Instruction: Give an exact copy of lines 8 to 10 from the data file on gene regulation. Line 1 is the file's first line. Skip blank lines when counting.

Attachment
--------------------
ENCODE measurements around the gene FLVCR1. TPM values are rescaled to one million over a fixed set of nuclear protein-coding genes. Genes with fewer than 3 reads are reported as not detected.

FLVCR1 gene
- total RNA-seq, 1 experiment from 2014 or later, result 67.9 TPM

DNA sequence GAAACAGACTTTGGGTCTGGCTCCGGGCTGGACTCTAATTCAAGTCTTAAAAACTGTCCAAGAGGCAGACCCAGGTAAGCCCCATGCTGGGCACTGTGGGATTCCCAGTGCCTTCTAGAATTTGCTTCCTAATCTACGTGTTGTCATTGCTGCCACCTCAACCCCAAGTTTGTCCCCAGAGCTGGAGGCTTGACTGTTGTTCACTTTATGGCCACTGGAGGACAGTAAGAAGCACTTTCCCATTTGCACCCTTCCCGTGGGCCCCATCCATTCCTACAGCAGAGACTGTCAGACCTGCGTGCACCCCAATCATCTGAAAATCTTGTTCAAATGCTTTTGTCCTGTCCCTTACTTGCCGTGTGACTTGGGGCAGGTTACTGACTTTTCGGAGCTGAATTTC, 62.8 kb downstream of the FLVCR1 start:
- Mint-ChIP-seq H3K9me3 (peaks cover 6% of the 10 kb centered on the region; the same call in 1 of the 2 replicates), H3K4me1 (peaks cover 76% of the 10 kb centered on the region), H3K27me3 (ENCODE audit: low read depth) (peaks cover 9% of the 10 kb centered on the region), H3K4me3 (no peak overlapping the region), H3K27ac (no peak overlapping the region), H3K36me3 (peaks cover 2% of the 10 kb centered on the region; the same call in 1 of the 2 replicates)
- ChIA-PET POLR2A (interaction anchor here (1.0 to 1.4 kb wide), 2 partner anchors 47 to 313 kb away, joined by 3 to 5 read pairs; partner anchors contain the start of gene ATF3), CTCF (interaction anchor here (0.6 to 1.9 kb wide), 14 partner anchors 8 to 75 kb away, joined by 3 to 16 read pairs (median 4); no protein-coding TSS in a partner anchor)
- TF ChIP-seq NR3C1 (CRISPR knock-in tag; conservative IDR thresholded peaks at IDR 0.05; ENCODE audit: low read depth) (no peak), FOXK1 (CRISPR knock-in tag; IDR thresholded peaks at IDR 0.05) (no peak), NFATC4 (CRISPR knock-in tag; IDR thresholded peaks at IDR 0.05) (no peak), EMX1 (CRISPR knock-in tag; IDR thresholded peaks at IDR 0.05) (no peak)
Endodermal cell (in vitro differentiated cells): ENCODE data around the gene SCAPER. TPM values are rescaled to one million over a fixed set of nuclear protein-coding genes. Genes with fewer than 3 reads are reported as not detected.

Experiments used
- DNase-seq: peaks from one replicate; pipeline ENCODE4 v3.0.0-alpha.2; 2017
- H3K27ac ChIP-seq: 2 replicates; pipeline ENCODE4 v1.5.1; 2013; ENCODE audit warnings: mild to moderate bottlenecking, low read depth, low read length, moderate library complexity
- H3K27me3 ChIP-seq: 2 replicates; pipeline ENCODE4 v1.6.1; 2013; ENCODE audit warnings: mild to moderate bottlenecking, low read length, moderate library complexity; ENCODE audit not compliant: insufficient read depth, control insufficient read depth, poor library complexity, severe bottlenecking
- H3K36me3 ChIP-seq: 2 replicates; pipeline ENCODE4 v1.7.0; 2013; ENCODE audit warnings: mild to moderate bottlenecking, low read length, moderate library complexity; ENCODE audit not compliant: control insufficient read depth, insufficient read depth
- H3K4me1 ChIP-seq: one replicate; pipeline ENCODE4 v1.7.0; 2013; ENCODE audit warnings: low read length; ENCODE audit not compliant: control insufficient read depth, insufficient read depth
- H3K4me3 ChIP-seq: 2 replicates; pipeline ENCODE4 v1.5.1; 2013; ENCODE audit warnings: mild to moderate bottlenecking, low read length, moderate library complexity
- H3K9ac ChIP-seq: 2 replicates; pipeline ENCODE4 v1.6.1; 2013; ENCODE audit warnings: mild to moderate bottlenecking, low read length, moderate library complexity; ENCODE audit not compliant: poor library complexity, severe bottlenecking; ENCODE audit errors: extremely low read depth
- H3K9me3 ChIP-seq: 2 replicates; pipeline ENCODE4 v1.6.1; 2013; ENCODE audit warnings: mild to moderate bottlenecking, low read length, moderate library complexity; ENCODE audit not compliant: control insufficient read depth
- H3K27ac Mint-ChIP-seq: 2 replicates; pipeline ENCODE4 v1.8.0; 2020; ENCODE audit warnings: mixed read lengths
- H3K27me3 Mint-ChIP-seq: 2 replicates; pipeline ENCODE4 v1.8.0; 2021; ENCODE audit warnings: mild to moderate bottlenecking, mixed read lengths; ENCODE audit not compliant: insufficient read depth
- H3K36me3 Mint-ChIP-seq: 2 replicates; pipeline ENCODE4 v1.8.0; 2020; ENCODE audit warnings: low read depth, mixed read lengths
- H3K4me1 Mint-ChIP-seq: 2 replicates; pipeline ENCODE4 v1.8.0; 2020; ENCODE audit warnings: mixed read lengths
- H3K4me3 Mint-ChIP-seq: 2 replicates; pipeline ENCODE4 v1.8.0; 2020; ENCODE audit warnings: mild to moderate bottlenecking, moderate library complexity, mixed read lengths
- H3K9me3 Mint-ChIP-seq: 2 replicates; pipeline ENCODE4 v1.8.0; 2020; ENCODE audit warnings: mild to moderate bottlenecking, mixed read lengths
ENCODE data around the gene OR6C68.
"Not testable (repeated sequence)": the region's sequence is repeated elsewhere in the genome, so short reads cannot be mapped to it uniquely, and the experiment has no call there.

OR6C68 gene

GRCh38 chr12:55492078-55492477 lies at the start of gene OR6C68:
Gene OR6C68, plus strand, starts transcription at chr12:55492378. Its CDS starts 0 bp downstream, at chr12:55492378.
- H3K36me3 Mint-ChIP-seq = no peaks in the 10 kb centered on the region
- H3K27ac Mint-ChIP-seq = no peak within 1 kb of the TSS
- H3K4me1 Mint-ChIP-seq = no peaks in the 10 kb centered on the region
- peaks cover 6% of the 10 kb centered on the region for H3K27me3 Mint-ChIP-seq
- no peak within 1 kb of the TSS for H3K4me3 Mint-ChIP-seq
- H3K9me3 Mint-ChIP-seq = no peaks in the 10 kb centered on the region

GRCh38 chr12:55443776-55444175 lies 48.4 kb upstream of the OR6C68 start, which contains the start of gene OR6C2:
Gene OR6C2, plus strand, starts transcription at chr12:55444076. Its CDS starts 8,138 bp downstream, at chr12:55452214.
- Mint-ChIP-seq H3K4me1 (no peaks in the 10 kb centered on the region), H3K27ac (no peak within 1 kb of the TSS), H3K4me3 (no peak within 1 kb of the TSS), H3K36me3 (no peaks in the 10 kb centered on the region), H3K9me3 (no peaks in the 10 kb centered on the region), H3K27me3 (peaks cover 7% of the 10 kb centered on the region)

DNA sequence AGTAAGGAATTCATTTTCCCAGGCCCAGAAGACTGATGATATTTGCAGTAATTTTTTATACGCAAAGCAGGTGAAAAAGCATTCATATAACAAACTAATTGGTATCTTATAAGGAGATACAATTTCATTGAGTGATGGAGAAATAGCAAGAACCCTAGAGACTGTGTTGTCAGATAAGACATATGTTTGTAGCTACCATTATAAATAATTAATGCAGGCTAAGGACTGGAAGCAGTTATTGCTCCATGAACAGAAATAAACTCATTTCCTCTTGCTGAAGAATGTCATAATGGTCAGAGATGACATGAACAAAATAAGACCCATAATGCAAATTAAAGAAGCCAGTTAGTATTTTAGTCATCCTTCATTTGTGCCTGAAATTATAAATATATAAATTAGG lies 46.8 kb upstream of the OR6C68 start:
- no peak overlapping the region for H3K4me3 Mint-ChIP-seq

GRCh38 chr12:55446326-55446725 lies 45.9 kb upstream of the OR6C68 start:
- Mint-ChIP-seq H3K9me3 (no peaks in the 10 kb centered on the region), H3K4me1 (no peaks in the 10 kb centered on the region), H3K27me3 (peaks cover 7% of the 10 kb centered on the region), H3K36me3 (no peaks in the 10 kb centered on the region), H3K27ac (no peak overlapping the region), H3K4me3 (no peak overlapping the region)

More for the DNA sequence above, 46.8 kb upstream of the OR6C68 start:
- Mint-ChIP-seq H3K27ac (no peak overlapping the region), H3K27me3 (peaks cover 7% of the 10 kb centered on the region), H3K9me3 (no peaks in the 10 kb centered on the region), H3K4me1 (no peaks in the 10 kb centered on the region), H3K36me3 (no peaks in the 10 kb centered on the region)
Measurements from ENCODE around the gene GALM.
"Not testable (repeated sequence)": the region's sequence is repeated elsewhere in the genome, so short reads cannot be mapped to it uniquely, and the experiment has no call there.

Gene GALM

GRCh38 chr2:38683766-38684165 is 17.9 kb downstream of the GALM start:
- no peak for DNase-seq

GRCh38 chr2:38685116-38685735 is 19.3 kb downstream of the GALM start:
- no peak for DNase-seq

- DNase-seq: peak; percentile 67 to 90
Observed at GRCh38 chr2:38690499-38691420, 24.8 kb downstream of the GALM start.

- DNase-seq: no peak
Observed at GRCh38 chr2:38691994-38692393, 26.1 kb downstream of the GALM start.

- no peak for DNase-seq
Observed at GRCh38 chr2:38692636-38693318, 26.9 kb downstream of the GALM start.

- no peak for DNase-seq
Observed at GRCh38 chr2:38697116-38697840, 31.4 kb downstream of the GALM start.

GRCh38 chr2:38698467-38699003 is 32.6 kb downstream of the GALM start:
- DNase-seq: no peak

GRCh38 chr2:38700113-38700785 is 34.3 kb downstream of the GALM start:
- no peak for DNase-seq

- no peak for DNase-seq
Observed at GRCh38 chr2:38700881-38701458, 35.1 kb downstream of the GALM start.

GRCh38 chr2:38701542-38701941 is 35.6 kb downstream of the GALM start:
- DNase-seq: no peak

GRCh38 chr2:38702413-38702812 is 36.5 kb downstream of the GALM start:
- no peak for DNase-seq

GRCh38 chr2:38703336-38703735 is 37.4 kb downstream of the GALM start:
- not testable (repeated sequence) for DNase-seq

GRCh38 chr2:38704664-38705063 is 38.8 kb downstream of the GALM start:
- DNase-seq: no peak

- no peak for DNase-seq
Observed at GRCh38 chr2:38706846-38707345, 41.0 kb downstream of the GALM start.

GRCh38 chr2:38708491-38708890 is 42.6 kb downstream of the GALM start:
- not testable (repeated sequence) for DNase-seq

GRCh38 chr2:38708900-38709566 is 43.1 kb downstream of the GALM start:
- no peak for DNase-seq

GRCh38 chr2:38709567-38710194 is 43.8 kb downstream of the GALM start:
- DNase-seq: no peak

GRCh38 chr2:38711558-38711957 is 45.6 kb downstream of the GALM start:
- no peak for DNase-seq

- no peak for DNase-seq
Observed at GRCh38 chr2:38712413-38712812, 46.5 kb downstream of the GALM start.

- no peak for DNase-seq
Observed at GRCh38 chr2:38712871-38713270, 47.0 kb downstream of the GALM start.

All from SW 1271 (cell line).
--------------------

Endodermal cell (in vitro differentiated cells): ENCODE data around the gene SCAPER. TPM values are rescaled to one million over a fixed set of nuclear protein-coding genes. Genes with fewer than 3 reads are reported as not detected.

Experiments used
- DNase-seq: peaks from one replicate; pipeline ENCODE4 v3.0.0-alpha.2; 2017